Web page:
Decided: February 8, 1972.
STATE OF NEW JERSEY, PLAINTIFF-RESPONDENT,
THOMAS TRANTINO, DEFENDANT-APPELLANT
For affirmance -- Chief Justice Weintraub and Justices Jacobs, Proctor, Hall and Schettino. Concurring in part and dissenting in part -- Justice Francis. Francis, J. (concurring in part and dissenting).
[60 NJ Page 178]
This is an appeal from a denial of post-conviction relief following defendant's conviction for first degree murder in 1964. It came to this court as of right because the death penalty was imposed by the jury. R.R. 1:2-1(c).
The conviction was affirmed in 44 N.J. 358 (1965). A motion for a new trial was denied by the trial judge and that action was affirmed in 45 N.J. 37 (1965). The United States Supreme Court denied certiorari, 382 U.S. 993, 86 S. Ct. 573, 15 L. Ed. 2 d 479 (1966), and a petition for rehearing thereof, 383 U.S. 922, 86 S. Ct. 901, 15 L. Ed. 2 d 679 (1966). A subsequent application to the United States District Court for federal habeas corpus was dismissed for failure to exhaust state remedies, and the present application followed. The matter was heard by the judge who presided at the original trial. Defendant was represented by counsel of his own choosing, a lawyer who was not his trial attorney. Extensive testimony was presented and the judge made full findings of fact and conclusions of law.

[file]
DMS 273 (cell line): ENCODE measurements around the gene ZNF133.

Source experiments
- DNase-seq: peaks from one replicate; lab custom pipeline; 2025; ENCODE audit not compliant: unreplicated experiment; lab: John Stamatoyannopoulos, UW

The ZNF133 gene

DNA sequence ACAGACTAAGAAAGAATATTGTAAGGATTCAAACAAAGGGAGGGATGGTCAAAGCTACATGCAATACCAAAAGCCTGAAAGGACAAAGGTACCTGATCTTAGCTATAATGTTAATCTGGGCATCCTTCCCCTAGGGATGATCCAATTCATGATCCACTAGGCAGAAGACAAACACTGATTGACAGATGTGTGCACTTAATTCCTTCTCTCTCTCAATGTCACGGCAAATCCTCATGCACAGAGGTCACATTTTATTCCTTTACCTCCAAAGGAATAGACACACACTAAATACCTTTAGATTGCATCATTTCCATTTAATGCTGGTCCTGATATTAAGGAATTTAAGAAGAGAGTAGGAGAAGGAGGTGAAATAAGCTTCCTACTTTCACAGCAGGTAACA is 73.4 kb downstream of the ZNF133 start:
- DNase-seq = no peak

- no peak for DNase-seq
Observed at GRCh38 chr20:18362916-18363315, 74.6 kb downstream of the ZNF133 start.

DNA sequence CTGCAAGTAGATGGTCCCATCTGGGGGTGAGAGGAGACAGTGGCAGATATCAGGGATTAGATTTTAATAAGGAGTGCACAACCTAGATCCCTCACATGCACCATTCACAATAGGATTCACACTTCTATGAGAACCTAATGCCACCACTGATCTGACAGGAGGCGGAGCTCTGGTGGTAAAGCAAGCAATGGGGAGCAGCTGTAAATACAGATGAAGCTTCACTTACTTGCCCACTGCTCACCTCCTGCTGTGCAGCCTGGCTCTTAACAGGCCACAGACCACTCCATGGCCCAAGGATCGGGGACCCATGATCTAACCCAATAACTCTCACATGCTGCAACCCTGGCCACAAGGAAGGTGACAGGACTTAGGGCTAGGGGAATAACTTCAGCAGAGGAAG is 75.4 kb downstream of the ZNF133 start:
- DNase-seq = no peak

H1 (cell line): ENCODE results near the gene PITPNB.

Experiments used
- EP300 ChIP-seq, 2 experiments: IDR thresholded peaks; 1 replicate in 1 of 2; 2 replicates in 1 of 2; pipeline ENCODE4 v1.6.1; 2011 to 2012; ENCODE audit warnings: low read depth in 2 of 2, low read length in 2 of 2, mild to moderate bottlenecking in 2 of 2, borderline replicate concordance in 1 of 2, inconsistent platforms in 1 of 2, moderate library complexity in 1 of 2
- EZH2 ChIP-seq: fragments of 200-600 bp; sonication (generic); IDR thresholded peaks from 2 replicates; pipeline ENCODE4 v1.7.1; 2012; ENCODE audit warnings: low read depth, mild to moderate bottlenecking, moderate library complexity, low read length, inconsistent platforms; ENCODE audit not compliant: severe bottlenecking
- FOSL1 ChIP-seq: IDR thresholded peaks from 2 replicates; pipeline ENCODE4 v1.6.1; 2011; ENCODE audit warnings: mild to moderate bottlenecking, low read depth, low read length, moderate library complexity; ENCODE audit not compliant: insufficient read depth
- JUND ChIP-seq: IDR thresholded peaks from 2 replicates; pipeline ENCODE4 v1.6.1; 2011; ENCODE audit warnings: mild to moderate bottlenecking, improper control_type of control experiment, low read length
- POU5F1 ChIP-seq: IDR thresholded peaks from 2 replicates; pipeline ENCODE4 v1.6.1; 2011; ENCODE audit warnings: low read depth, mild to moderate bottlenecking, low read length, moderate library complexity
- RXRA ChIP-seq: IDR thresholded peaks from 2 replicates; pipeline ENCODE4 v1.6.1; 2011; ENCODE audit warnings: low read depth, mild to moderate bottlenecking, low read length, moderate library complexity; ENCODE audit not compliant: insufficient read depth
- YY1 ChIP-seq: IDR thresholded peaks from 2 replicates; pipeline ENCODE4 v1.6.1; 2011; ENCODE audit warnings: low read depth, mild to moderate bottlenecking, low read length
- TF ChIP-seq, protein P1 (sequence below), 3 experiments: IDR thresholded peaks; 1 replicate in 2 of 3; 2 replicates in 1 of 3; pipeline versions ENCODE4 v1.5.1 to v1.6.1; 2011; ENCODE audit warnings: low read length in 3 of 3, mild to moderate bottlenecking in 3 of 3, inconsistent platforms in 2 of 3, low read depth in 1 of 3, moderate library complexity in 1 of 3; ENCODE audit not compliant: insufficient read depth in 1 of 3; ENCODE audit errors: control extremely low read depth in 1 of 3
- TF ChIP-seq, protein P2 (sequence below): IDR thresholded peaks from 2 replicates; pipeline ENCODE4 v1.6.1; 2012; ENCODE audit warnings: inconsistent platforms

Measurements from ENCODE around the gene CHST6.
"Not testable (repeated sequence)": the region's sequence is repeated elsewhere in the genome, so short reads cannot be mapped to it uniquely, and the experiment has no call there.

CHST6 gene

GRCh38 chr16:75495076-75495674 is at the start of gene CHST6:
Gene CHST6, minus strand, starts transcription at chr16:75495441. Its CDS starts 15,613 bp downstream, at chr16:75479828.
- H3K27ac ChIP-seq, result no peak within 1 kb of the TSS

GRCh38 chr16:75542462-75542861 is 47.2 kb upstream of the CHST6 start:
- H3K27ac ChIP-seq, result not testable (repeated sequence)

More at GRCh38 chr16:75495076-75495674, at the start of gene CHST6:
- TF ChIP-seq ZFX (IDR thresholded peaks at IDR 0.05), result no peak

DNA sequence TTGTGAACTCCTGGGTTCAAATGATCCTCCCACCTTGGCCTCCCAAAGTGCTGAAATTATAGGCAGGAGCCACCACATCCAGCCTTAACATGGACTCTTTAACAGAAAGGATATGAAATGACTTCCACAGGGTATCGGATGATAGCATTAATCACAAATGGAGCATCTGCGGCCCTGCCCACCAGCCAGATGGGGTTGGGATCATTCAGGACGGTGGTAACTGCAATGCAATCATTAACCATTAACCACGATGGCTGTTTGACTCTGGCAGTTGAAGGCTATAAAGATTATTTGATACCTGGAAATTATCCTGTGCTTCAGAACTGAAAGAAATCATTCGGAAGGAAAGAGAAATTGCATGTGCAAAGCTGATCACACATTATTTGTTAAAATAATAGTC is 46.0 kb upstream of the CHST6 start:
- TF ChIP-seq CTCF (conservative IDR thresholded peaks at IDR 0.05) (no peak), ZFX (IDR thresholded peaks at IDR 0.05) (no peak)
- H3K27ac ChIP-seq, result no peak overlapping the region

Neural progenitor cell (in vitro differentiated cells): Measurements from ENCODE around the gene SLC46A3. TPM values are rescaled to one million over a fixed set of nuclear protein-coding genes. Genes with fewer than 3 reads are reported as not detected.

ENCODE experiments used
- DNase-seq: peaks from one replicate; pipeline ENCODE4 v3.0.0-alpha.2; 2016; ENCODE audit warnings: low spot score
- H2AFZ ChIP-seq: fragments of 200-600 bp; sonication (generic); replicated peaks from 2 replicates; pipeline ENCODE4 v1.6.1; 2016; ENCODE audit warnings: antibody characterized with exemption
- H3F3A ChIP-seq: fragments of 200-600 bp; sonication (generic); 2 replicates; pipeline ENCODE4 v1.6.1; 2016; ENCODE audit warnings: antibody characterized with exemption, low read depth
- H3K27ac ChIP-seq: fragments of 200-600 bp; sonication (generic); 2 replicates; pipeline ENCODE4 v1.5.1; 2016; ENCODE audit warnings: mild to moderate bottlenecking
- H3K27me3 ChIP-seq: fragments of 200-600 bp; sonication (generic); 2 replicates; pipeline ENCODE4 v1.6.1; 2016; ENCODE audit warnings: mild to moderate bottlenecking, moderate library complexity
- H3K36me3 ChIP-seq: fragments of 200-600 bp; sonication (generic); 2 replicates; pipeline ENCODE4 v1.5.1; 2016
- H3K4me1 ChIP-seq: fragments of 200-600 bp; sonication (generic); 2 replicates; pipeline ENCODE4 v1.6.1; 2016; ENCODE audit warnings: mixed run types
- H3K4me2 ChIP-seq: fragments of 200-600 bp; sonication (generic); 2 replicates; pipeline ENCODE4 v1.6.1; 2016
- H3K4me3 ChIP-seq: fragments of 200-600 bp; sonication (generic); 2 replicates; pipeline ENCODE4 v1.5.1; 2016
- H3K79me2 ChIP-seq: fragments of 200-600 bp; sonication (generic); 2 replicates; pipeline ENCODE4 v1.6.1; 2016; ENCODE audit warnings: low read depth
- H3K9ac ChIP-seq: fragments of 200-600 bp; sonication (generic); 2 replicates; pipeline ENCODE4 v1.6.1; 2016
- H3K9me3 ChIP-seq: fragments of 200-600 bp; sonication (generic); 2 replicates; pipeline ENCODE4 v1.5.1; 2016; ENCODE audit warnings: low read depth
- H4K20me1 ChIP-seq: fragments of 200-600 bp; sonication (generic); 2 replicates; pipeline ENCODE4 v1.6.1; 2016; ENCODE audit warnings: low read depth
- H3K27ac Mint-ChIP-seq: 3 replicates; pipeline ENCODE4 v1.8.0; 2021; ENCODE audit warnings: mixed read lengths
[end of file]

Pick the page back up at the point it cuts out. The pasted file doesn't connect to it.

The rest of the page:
Argument on this appeal was had a considerable time ago. Decision was withheld because there were then pending in the United States Supreme Court cases attacking the validity of the death penalty under the New Jersey murder statute, as a result of our decision in State v. Forcella, 52 N.J. 263 (1968). That matter was not resolved until the memorandum reversal as to the death penalty and remand by that court in Funicello v. New Jersey, 403 U.S. 948, 91 S. Ct. 2278, 29 L. Ed. 2 d 859 (June 28, 1971), and our decision on the remand in State v. Funicello, 60 N.J. 60 (January 17, 1972). The result is that the death penalty is unconstitutional under our homicide statute. Trantino was a party to the remand proceedings before us in Funicello and his death sentence was set aside, and he was "sentenced to life imprisonment, nunc pro tunc, as of the date the death sentence was initially imposed, the defendant to be entitled to the same credits as if initially sentenced to life imprisonment." State v. Funicello, supra, p. 68.
[60 NJ Page 179]
Trantino's counsel indicated in effect during the argument on the Funicello remand that, even if we should decide as we ultimately did as to the death penalty, he still desired to press the post-conviction relief claims. One of those claims was that the jury had not been selected in accordance with Witherspoon v. Illinois, 391 U.S. 510, 88 S. Ct. 1770, 20 L. Ed. 2 d 776 (1968) (decided after the trial in the instant case). As we pointed out in Funicello (60 N.J. p. 67), that issue falls away with the invalidity of the death penalty.*fn1